Physics Faculty
Ariel Caticha Professor of Physics Ph.D. California Institute of Technology B.Sc. and M.Sc. UNICAMP, Brazil Room: Physics 213 Telephone: (518) 4424592 Email: Acaticha@albany.edu 

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Current Research:  
In recent years my research has focused on the connection between physics and information. The other goal has been to explore the extent to which the laws of physics might reflect the rules for processing information about nature. More specifically the objective is to derive statistical mechanics, quantum mechanics, and general relativity as applications of entropic inference. For statistical mechanics this goal was largely achieved in the work of E.T. Jaynes. My recent work has focused on the application to quantum theory. So far progress along this line of research has been reassuringly successful. 

Research Links:  
My papers on entropic inference and on its applications to the foundations of statistical mechanics and of quantum mechanics can be found here. 

Selected Recent Publications on Entropic Inference:  
The general framework of entropic and Bayesian inference and its application to statistical and quantum mechanics is the general subject of the course APhy640 Information Physics.This material is collected into the following (evolving) set of lectures, “Entropic Inference and the Foundations of Physics” invited monograph published by the Brazilian Chapter of the International Society for Bayesian Analysis—ISBrA (Sao Paulo, Brazil 2012). A short tutorial version can be found in “Entropic Inference” in Bayesian Inference and Maximum Entropy Methods in Science and Engineering, ed. by A. MohammadDjafari, et al., AIP Conf. Proc. 1305, 20 (2010). A pragmatic approach to the philosophy of information, probability, and entropy is given in "Towards an Informational Pragmatic Realism”, Minds & Machines 24, 3770 (2014). The unified treatment of Bayesian and entropic methods first appeared in “Updating Probabilities” (with Adom Giffin) in Bayesian Inference and Maximum Entropy Methods in Science and Engineering, ed. by A. MohammadDjafari, AIP Conf. Proc. Vol. 872, 31 (2007). The application of entropic inference to entropic priors appears in “Maximum Entropy and Bayesian Data Analysis: Entropic Prior Distributions” (with Roland Preuss) Phys. Rev. E 70, 046127 (2004).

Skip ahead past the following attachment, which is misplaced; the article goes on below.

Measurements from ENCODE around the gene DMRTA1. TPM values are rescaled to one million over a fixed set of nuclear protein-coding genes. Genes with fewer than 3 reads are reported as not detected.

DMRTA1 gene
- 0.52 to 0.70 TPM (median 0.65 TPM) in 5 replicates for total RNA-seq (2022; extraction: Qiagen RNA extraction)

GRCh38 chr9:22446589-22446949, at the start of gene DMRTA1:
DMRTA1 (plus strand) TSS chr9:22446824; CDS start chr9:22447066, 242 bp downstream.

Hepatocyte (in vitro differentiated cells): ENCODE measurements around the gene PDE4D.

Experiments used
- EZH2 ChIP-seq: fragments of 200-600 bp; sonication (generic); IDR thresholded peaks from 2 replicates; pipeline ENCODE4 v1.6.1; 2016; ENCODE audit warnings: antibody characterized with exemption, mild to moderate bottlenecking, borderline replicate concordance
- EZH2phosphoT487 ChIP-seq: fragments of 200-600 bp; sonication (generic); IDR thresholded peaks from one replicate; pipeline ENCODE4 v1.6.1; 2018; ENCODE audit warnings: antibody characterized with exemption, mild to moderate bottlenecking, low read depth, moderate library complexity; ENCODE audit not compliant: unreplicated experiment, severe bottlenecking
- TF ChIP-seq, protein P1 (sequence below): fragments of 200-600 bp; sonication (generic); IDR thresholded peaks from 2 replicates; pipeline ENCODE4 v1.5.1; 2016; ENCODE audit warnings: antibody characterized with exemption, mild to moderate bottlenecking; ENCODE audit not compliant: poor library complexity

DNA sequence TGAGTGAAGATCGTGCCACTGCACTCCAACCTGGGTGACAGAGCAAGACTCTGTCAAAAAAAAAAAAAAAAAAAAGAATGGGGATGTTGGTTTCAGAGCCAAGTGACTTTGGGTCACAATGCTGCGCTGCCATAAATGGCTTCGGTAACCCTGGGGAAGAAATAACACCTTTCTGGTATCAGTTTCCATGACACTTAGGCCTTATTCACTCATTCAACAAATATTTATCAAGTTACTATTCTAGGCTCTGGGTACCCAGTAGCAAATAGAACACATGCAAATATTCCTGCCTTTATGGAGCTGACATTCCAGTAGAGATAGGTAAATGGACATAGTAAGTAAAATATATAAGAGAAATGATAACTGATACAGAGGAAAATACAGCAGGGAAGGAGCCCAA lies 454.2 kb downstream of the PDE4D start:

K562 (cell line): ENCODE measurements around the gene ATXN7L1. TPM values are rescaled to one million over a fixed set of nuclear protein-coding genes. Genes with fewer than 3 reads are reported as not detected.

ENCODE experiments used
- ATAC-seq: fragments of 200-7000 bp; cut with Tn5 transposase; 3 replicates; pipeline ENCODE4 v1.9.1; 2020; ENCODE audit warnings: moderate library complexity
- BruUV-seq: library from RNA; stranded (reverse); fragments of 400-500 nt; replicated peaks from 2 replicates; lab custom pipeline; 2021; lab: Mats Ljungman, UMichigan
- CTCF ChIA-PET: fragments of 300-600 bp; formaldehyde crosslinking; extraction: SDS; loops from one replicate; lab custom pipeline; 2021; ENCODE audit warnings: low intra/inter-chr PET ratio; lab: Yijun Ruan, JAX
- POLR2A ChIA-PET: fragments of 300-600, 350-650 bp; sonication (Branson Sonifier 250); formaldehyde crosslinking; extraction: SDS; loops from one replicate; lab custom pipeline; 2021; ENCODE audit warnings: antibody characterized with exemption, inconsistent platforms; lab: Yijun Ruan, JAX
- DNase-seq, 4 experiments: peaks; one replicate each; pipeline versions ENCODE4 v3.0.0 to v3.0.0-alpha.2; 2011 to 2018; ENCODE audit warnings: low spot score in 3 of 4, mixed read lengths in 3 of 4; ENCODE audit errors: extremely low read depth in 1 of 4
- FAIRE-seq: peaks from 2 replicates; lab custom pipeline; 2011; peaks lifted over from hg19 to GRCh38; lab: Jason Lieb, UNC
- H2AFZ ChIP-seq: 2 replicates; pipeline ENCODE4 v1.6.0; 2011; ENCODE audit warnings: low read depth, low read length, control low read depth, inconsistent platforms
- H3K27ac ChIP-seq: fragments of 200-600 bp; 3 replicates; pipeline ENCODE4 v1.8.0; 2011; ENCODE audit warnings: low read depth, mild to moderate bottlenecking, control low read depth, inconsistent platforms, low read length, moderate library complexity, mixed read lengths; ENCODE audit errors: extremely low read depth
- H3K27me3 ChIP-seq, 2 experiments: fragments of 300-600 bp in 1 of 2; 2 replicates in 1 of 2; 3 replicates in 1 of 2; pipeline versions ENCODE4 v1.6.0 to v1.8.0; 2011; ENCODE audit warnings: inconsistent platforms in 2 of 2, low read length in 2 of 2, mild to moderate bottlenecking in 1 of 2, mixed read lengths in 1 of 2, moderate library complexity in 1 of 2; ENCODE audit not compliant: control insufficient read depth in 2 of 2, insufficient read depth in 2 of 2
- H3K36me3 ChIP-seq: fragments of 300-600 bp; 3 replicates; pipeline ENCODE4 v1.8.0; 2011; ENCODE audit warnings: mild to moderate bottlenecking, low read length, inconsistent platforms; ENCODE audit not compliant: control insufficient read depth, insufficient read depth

Selected Recent Publications on Entropic Physics (Quantum Mechanics, Statistical Mechanics and Gravity):  
The derivation of quantum mechanics as an example of entropic inference is given in “Entropic Dynamics, Time and Quantum Theory” J. Phys. A 44, 225303 (2011). The ED approach to QM continues to evolve. The most uptodate presentation is "Entropic Dynamics: from Geometry and Information Geometry to Hamiltonians and Quantum Mechanics” (with Daniel Bartolomeo and Marcel Reginatto), to appear in Bayesian Inference and Maximum Entropy Methods in Science and Engineering, ed. by A. MohammadDjafari et al., AIP Conf. Proc. (2015). Other developments appear in “Entropic Dynamics: an inference approach to quantum theory, time, and measurement” J. Phys.:Conf. Ser. 504, 0122009 (2014). “Entropic Dynamics and the Quantum Measurement Problem” (with D. T. Johnson) Bayesian Inference and Maximum Entropy Methods in Science and Engineering, ed. by P. Goyal et al., AIP Conf. Proc. 1443, 104(2012). "Momentum and Uncertainty Relations in the Entropic Approach to Quantum Theory" (with S. Nawaz), Bayesian Inference and Maximum Entropy Methods in Science and Engineering, ed. by P. Goyal et al., AIP Conf. Proc. 1443, 112 (2012). An application to the statistical mechanics of fluids is “Using relative entropy to find optimal approximations: An application to simple fluids” (with ChihYuan Tseng), Physica A 387, 6759 (2008). A somewhat premature attempt to tackle general relativity: “The Information geometry of Space and Time” in Bayesian Inference and Maximum Entropy Methods in Science and Engineering, ed. by K. Knuth, A. Abbas, R. Morris, and J. Castle, AIP Conf. Proc. Vol. 803, 355 (2006). The derivation of quantum mechanics as an algebra of experimental setups was developed in “Consistency and linearity in quantum theory” Phys. Lett. A 244, 13 (1998). “Consistency, amplitudes and probabilities in quantum theory” Phys. Rev. A 57, 1572 (1998). “Insufficient reason and entropy in quantum theory” Found. Phys. 30, 227 (2000).  
An application to economics:  
“An entropic framework for modelling economies” (with A. Golan) Physica A 408, 149163 (2014).” 
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RESEARCH HIGHLIGHT
Professor Jonathan Petruccelli and Ph.D. student Tomnoy Chakraborty published a new paper describing both theoretically and experimentally that one can reconstruct sharper images while reducing the impact of noise by distributing the acquisition time and then appropriately combining intensity measurements taken with a diversity of source sizes.
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STUDENT SUCCESS
In March 2015 graduate student Yuri Chervonyi received an award for the best student talk at the Great Lakes Strings Conference. Yuri's talk was based on this paper.
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